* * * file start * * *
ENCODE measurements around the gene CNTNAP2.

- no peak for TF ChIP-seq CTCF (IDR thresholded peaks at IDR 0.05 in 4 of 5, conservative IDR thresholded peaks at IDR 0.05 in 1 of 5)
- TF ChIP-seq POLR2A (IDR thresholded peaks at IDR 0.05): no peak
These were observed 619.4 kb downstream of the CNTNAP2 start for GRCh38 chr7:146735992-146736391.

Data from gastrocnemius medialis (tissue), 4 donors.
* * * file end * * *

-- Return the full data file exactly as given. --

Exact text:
ENCODE measurements around the gene CNTNAP2.

- no peak for TF ChIP-seq CTCF (IDR thresholded peaks at IDR 0.05 in 4 of 5, conservative IDR thresholded peaks at IDR 0.05 in 1 of 5)
- TF ChIP-seq POLR2A (IDR thresholded peaks at IDR 0.05): no peak
These were observed 619.4 kb downstream of the CNTNAP2 start for GRCh38 chr7:146735992-146736391.

Data from gastrocnemius medialis (tissue), 4 donors.